Purpose: The most common methods of delivering assistive technology in developing countries are charitable donation and workshops. This describes a new approach to solving the problem, a collaboration undertaken by a US-based lab and a manufacturer in India to produce quality wheelchairs. One goal is to publicize the design free of charge to manufacturers and interested parties world-wide. The process, a demonstration of a new technology transfer method, and the product, an adult manual wheelchair, are described.
Method: An iterative process occurred over four years to design and produce the wheelchair. This consisted of prototypes, small production runs, ANSI/RESNA testing, hardness and tensile testing and informal user testing.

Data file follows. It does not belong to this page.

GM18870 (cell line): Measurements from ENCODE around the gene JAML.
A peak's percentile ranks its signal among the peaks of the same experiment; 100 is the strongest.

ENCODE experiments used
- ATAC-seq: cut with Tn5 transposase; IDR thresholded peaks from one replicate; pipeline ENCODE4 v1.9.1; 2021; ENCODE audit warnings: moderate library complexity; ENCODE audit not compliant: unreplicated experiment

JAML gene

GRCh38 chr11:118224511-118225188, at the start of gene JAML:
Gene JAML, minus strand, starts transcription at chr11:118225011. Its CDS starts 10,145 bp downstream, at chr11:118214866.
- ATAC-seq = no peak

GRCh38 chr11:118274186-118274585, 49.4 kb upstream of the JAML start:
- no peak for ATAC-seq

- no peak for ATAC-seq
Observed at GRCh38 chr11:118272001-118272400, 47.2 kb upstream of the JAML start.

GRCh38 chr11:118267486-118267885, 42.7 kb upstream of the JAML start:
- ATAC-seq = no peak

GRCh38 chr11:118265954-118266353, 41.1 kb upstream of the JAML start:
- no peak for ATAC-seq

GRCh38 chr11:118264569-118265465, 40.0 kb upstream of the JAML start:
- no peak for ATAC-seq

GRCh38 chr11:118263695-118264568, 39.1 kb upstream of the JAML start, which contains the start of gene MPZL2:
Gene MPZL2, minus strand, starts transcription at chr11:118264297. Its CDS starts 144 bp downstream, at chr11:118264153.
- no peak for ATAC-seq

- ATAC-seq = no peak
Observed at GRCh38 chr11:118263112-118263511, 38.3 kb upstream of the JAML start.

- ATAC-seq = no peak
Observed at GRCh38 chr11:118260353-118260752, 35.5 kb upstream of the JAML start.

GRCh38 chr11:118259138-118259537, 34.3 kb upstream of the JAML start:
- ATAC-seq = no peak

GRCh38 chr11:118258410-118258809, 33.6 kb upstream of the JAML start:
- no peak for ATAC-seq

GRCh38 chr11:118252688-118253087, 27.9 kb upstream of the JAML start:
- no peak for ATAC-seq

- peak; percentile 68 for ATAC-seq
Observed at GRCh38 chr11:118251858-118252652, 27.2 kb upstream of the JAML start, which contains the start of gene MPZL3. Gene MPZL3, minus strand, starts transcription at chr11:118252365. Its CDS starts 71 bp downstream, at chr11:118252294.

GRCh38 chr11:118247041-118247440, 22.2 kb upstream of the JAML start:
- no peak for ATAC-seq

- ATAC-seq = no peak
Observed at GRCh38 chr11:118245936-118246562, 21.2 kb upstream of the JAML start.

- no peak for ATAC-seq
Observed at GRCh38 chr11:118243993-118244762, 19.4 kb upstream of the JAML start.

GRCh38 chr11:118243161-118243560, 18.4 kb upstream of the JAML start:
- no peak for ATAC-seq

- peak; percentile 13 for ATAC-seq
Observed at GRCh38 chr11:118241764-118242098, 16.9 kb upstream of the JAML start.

Results: The design is a manual folding cross-brace design with several points of adjustability. Final pre-production prototypes experienced fastener failures during durability testing. Higher grade bolts were specified. Trial-run production has begun. An ANSI/RESNA wheelchair test lab was constructed in India. Subsequent projects include power and pediatric tilt-in-space wheelchairs.
Conclusions: The approach seems promising as a method to improve the quality of assistive technology available in India and begin to meet the vast need in India. Pitfalls encountered throughout the collaboration are described in this paper along with solutions to remedy these problems for future projects.